|Updated: 9/11/2012 10:14 am
||Published: 9/10/2012 8:13 pm
Seven and half years ago, Brandon Stone’s life changed at a stoplight.
“I didn’t even see it coming,” said the 31-year-old, “This guy ran into the back of my car going between 60 and 80 miles an hour.”
In 2005, Brandon was working in Philadelphia. He was headed home on the evening he was in a car wreck.
“My car was crushed like a can,” Brandon said.
Among his extensive injuries, Brandon had a torn aorta, a punctured lung and a damaged kidney. “I had nine broken ribs,” said Brandon, “All of my organs were shoved into my chest cavity.”
Brandon is now in a wheelchair, he suffered complete paralysis in his right leg and partial paralysis in his left leg.
He spent six months in the hospital in Philadelphia before he came back to Broken Arrow to live with his parents. Brandon’s father, Keith, said the accident took away his sons’ ability to walk but not his determination.
“He’s never been bitter about the guy that hit him, he’s never been bitter that he is in the chair,” Keith said.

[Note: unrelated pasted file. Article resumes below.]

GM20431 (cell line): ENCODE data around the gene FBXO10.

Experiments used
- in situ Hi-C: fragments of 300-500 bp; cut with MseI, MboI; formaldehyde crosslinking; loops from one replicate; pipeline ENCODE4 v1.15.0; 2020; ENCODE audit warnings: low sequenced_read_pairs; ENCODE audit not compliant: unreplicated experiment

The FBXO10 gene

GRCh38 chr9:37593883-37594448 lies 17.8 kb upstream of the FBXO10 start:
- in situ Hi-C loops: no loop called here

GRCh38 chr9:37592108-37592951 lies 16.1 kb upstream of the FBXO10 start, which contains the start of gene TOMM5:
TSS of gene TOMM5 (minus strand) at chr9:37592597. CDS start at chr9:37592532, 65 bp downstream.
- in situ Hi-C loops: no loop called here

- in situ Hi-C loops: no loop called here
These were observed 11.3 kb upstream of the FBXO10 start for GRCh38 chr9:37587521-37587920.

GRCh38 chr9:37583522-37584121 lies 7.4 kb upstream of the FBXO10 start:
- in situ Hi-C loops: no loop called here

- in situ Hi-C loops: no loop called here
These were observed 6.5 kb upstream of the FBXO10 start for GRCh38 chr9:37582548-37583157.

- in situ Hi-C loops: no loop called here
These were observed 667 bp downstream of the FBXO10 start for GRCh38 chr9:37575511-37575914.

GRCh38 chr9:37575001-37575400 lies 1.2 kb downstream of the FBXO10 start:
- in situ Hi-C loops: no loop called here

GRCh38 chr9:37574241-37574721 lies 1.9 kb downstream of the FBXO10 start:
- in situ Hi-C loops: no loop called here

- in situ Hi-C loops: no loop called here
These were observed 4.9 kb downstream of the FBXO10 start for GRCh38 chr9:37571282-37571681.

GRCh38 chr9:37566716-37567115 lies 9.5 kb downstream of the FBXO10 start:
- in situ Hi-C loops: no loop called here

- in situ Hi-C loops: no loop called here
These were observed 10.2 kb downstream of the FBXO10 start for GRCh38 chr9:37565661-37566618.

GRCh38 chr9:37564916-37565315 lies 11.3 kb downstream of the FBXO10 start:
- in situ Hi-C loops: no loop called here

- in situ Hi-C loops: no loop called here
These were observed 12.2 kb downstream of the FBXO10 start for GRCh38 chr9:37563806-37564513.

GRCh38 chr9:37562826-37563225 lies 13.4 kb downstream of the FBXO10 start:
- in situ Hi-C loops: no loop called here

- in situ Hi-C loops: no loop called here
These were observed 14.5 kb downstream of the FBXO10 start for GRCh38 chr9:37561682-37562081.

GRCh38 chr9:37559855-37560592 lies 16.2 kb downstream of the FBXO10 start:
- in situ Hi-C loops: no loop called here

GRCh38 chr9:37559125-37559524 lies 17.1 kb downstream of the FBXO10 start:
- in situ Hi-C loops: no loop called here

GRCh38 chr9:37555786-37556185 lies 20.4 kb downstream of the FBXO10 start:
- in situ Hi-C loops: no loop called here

Brandon said he tries to maintain a positive attitude. “I always somehow knew that I was going to walk again,” Brandon said, “I guess that is why I never gave up.”
Brandon said he hopes that answer comes from the Ekso which is a wearable robot that helps people with paralysis to walk and stand. “It will allow be to get rid of the wheelchair,” said Brandon.
The Ekso bionic suit at the INTEGRIS Jim Thorpe Rehabilitation center in Oklahoma City is the only one in Oklahoma. The bionic device is battery powered, strapped on the users clothing and the physical therapists uses a control pad to help guide the device.
Brandon traveled to Oklahoma City, but he didn’t receive the news he wanted to hear. His body isn’t ready to wear the Ekso just yet.
“There is a discrepancy in his leg length,” said physical therapist Fabiola Lang.
“His pelvis is rotated and that is what is causing the discrepancy,” said Lang, “He needs to get in a really aggressive stretching program.”
Instead of getting defeated Brandon launched himself into a new rehabilitation program. The answer isn’t no, it’s not yet. “I’ve got some work to do, “said Brandon, “I’ll be back.”
Physical Therapists are hopeful that Brandon will be able to try to Ekso again in two or three months.